# Translations:Snell’s law/3/en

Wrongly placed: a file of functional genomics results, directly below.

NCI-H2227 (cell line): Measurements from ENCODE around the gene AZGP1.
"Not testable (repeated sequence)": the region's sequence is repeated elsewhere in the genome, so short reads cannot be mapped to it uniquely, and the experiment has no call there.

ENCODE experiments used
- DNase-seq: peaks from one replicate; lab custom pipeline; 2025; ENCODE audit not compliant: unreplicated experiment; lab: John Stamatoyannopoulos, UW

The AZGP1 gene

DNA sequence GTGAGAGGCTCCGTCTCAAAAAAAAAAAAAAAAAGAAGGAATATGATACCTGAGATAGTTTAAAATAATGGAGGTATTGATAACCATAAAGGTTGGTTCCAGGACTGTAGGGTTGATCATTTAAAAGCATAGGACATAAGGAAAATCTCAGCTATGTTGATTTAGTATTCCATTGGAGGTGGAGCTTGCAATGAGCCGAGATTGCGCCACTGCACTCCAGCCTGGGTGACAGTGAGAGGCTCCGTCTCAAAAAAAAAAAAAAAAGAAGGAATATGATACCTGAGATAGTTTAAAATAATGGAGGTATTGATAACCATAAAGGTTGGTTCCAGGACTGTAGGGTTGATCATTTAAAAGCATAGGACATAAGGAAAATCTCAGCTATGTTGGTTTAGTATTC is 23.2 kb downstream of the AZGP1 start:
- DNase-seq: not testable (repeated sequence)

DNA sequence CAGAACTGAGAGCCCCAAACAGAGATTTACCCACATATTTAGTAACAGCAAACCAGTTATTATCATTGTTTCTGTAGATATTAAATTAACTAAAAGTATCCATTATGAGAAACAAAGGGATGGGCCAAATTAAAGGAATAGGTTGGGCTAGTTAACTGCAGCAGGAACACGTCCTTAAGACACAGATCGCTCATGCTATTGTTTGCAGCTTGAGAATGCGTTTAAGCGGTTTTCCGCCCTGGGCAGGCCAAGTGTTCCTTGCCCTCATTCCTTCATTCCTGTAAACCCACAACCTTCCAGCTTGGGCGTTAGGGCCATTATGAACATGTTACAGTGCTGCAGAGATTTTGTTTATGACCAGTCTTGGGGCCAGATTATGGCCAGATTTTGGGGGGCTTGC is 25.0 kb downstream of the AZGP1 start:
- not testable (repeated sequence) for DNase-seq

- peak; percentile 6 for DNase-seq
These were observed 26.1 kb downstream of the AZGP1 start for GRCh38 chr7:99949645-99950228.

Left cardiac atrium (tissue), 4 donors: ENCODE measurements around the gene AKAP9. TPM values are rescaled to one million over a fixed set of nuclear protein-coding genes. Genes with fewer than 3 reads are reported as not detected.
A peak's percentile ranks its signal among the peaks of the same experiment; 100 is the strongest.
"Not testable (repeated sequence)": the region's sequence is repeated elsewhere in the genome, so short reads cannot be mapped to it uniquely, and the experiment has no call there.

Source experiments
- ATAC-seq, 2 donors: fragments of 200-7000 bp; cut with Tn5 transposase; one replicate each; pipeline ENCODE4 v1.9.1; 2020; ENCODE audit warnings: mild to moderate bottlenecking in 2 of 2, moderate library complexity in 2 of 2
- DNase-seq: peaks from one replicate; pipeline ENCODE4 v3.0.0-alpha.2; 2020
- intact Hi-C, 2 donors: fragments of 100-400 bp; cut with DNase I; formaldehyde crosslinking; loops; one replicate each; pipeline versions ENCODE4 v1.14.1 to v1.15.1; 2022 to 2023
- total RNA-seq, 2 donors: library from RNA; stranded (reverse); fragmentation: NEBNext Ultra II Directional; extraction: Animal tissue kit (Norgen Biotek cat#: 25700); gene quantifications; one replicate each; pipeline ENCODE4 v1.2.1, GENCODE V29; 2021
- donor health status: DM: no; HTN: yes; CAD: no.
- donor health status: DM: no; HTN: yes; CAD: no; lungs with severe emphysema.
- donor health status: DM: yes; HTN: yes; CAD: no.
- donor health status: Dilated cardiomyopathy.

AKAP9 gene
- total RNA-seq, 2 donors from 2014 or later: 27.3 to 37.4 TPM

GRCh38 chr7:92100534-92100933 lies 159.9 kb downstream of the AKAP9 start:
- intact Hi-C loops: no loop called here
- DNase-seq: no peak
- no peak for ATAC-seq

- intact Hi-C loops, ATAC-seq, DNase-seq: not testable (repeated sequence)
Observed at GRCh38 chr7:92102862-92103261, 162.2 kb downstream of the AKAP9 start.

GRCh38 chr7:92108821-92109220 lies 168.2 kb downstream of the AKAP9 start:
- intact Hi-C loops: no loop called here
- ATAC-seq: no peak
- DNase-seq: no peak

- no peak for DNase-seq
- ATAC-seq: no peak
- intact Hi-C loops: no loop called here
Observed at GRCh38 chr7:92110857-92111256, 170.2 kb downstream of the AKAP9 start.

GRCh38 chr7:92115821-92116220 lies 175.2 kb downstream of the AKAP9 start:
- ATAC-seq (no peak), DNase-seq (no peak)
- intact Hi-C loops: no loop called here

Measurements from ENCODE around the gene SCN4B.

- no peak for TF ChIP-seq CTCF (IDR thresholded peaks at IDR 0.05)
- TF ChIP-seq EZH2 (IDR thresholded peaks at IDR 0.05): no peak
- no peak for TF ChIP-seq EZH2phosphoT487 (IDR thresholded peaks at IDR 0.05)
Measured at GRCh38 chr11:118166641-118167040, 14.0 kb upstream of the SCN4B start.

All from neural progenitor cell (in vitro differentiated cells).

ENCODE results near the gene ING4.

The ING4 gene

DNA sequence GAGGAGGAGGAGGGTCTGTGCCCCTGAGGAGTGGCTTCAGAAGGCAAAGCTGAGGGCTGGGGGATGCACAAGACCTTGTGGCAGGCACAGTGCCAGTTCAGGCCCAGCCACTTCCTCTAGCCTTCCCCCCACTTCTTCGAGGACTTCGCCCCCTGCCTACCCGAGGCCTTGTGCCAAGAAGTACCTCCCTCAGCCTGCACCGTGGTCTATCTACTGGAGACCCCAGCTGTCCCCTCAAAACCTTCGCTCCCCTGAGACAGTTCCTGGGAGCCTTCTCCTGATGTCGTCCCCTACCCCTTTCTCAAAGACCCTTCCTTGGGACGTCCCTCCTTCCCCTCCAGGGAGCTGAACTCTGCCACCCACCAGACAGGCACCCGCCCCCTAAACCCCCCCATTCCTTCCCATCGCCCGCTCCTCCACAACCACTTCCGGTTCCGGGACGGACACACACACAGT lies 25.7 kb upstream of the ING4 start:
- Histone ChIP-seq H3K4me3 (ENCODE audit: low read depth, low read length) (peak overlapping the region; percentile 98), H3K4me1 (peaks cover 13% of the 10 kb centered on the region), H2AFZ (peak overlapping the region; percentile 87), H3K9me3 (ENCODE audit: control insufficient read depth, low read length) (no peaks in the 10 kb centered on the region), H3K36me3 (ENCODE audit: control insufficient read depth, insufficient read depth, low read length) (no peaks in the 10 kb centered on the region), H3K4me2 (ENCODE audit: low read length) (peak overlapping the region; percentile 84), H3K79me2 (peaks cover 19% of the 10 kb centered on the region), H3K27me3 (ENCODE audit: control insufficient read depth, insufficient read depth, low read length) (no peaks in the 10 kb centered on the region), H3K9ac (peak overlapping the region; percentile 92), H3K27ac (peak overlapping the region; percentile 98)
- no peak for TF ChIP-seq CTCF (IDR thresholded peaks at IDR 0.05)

Ray vector AB in layer 1 has length ${\displaystyle n_{\rm {1}}}$ and makes angle ${\displaystyle {\theta }_{\rm {1}}}$ with the vertical. Ray vector BC in layer 2 has length ${\displaystyle n_{\rm {2}}}$ and makes angle ${\displaystyle {\theta }_{\rm {2}}}$ with the vertical. By Snell’s law, we have ${\displaystyle n_{1}\mathrm {sin} {\theta }_{\rm {l}}{\rm {=}}n_{\rm {2}}{\rm {\ sin\ }}{\theta }_{\rm {2}}}$. This equation says that the horizontal projections of the two ray vectors are the same. We expect this result because the slowness does not change in the horizontal direction. The slowness does E change at the interface in the vertical direction. The shallow medium has slowness ${\displaystyle n_{\rm {l}}}$, and the deep medium has a smaller slowness ${\displaystyle n_{\rm {2}}}$. Because the interface is level, it follows that slowness is constant along any horizontal line, so ${\displaystyle \partial n/\partial x{\rm {=0}}}$. However, slowness does change at the interface. The difference of the slowness at the interface is ${\displaystyle n_{\rm {2}}-n_{\rm {1}}}$, which is negative because ${\displaystyle n_{\rm {2}}{\rm {<}}n_{\rm {1}}}$. The gradient of slowness at the interface is proportional to ${\displaystyle \left(n_{\rm {2}}-n_{\rm {l}}\right)\mathbf {j} }$. This vector points straight into the low-velocity layer. The difference vector BD = BCAB must be proportional to the gradient of the slowness, and hence vector BD must point straight down. Thus, ${\displaystyle n_{\rm {1}}{\rm {\ cos\ }}{\theta }_{\rm {l}}{\rm {>}}n_{\rm {2}}{\rm {\ cos\ }}{\theta }_{\rm {2}}}$, which says that the raypath bends to the right at the interface. In this section, we have given a preview of the ray equation.